In the 1700s, the village of Niles was first settled by Potawatomi Indians before its official city incorporation in 1899. The first pioneers settled from Germany and favored the area for its rich farmland and low cost.
In 1832, the first log cabin was built in Niles by John Schadegar and Jules Perren. In 1834, Christian F. Ebinger, from Ann Arbor, Michigan, settled in the area and built a second home. Ebinger's acquaintance with Chief Black Hawk led to friendly relations with the Potawatomi Indians.
The first school was erected in 1838, and the Niles Township was incorporated in 1850. During that period, the only local doctor was Theo Hoffman, who arrived in about 1850. Danish, Bohemian, Polish and English immigrants migrated into the area around 1870, and by 1884, the population was made up of about 200 people. During the city's incorporation in 1899, John Huntington was elected the first mayor.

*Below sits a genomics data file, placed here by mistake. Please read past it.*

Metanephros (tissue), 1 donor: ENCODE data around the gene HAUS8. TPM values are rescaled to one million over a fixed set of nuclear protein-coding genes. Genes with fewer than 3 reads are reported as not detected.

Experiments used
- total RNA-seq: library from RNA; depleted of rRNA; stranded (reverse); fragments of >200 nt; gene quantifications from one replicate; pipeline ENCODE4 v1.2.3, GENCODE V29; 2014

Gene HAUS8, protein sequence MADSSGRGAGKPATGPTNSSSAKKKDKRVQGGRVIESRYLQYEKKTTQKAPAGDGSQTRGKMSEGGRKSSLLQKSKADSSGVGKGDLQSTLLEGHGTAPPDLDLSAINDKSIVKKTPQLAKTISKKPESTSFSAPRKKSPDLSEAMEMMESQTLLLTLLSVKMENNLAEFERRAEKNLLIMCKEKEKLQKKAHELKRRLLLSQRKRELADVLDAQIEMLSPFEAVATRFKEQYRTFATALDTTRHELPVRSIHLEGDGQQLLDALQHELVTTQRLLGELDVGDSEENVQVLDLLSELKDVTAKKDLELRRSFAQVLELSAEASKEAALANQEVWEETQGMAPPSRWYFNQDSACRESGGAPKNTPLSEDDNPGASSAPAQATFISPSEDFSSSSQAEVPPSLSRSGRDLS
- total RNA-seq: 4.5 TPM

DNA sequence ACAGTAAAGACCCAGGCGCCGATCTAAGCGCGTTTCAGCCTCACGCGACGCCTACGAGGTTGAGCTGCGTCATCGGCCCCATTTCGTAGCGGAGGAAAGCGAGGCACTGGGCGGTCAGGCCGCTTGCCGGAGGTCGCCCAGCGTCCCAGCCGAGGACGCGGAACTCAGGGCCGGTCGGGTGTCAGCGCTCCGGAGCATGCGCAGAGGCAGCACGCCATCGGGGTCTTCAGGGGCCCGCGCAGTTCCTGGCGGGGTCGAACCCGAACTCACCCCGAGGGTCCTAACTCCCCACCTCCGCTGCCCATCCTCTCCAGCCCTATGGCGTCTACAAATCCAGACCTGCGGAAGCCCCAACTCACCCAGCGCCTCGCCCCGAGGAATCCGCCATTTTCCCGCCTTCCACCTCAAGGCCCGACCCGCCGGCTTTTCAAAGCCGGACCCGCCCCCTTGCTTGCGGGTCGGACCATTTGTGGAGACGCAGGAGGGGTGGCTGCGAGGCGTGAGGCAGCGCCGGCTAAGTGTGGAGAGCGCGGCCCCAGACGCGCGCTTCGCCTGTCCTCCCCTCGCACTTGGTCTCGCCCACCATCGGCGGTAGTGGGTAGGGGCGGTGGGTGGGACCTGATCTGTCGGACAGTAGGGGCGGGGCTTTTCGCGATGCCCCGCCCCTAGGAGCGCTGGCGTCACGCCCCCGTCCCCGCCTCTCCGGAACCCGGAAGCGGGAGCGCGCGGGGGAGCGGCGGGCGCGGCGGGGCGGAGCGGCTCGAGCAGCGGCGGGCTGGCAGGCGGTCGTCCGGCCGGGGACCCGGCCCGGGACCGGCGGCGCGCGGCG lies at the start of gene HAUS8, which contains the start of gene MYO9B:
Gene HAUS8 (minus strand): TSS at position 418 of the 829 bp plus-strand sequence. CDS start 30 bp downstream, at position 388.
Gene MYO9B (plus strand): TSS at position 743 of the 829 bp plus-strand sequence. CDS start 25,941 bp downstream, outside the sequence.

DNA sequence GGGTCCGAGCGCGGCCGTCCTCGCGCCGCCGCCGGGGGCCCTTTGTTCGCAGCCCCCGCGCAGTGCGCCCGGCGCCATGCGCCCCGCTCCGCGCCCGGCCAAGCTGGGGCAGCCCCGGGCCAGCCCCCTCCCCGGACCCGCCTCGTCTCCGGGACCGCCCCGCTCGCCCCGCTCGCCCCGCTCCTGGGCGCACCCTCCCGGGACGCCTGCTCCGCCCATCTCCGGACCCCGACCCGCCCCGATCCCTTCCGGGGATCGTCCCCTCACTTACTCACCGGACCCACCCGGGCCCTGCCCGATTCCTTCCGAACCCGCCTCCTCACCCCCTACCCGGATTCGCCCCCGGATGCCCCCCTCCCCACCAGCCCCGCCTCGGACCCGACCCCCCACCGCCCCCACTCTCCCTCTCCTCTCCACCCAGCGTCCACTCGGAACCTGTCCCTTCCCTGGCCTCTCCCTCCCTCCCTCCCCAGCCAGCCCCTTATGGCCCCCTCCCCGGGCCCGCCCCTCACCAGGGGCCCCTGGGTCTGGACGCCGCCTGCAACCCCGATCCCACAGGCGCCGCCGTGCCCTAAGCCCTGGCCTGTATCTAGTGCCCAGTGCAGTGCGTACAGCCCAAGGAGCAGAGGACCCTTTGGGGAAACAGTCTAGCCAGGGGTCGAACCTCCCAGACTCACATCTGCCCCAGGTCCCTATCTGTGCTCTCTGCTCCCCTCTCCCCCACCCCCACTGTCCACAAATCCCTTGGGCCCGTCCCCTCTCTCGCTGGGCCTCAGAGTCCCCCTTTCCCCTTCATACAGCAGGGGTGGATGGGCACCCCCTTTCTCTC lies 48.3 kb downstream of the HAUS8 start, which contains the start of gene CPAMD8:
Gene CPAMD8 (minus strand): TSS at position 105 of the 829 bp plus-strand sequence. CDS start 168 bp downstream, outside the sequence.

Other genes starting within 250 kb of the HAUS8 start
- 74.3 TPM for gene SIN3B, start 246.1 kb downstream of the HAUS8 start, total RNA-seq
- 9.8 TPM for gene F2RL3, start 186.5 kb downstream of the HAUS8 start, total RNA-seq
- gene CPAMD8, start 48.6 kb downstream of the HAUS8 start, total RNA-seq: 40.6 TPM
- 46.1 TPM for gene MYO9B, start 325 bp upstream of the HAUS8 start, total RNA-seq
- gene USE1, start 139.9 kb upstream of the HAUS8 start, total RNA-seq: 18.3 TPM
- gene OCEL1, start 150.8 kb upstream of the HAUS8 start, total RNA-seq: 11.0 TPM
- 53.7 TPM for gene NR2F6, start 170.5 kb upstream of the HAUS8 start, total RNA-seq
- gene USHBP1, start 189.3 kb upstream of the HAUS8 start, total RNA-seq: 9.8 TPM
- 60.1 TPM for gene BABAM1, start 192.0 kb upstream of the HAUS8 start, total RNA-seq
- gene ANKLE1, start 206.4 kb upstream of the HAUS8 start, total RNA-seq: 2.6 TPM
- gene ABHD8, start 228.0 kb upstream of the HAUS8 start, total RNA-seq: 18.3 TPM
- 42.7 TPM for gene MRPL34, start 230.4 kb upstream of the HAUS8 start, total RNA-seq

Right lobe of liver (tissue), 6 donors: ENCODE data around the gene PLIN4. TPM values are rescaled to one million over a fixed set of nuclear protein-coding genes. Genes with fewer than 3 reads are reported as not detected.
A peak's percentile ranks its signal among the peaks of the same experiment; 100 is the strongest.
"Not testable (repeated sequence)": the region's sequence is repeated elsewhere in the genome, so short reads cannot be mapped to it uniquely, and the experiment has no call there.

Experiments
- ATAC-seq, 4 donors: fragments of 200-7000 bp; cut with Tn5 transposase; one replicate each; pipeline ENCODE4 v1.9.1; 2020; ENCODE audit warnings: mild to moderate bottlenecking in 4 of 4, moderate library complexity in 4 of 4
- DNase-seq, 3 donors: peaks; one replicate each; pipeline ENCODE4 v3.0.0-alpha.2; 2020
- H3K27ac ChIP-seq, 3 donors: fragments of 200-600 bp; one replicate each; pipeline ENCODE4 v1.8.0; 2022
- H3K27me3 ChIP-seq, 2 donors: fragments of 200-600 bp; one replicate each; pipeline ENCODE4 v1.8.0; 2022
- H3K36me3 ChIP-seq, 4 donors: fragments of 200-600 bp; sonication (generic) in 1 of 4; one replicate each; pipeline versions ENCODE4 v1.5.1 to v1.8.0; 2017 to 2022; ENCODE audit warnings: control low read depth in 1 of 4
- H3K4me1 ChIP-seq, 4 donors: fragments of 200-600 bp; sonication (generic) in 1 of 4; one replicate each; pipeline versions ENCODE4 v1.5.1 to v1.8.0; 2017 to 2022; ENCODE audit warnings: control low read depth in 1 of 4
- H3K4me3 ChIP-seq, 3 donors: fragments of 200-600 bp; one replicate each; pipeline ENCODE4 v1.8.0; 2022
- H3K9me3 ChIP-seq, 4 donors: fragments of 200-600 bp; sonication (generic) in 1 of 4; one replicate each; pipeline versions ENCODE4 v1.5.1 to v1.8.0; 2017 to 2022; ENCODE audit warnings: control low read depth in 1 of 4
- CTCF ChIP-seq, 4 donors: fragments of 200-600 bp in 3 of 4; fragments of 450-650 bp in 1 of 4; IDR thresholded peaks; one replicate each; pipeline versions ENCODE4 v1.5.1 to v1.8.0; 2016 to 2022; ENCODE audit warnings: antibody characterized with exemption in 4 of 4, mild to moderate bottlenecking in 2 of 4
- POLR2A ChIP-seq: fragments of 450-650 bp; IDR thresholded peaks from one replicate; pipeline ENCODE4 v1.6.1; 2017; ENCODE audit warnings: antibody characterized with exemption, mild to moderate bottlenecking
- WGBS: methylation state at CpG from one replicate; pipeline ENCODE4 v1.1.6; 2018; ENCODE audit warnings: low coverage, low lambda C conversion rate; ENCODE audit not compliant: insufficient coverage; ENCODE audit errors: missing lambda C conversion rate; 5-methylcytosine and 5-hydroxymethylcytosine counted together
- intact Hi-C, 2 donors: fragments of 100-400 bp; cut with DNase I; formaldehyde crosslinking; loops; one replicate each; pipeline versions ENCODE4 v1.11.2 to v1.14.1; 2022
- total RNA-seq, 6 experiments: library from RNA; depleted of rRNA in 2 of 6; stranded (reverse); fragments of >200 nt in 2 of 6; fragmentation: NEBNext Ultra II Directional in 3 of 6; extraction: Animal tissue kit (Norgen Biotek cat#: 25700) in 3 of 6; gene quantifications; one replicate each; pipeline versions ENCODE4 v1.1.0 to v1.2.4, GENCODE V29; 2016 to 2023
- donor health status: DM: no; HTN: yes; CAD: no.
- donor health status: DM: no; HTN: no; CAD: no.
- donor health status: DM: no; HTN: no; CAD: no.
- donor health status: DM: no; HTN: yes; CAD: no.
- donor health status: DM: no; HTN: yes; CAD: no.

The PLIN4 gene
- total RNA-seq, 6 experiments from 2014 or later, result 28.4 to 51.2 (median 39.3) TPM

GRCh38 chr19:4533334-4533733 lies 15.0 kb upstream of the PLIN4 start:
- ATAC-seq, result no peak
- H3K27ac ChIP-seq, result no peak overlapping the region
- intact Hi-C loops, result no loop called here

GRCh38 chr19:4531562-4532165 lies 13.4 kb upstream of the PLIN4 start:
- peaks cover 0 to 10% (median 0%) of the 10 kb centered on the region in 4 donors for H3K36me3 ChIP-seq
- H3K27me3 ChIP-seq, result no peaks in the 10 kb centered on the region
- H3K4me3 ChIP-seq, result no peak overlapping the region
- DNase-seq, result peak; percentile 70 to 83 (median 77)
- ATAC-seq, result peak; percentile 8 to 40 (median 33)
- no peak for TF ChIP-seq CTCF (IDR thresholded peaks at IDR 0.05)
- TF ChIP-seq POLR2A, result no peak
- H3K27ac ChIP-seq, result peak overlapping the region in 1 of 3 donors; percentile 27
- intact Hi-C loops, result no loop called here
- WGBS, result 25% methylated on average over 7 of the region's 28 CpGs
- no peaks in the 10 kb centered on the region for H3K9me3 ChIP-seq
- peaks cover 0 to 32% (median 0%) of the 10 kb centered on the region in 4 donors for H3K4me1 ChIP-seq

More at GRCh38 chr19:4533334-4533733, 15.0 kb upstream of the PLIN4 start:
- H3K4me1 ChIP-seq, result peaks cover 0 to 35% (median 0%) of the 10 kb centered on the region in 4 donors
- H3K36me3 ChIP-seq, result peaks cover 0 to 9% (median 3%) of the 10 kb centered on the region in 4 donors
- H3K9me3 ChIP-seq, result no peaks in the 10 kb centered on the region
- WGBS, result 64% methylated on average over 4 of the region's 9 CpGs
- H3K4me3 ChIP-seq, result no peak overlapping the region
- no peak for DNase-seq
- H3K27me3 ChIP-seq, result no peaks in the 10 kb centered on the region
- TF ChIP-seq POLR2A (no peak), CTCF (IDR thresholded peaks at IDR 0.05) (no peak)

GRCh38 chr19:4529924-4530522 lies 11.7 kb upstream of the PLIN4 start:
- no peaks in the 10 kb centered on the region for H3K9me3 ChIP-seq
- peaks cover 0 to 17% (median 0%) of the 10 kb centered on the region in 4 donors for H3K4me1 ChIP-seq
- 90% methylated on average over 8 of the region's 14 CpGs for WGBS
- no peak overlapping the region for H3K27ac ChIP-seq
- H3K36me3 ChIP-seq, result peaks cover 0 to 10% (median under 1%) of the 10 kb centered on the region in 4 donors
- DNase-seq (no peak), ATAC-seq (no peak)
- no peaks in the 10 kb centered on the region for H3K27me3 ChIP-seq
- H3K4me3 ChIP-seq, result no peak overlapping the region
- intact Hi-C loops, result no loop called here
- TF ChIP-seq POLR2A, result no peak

As of 2014, the estimated population was 30,000 with about 13,000 of its residents being foreign-born. A 2013 community survey returned results showing the median age to be 48.3, with the highest percentage of residents aged 50 to 59. The median household income is $46,763, and the city boasts roughly 3,664 businesses.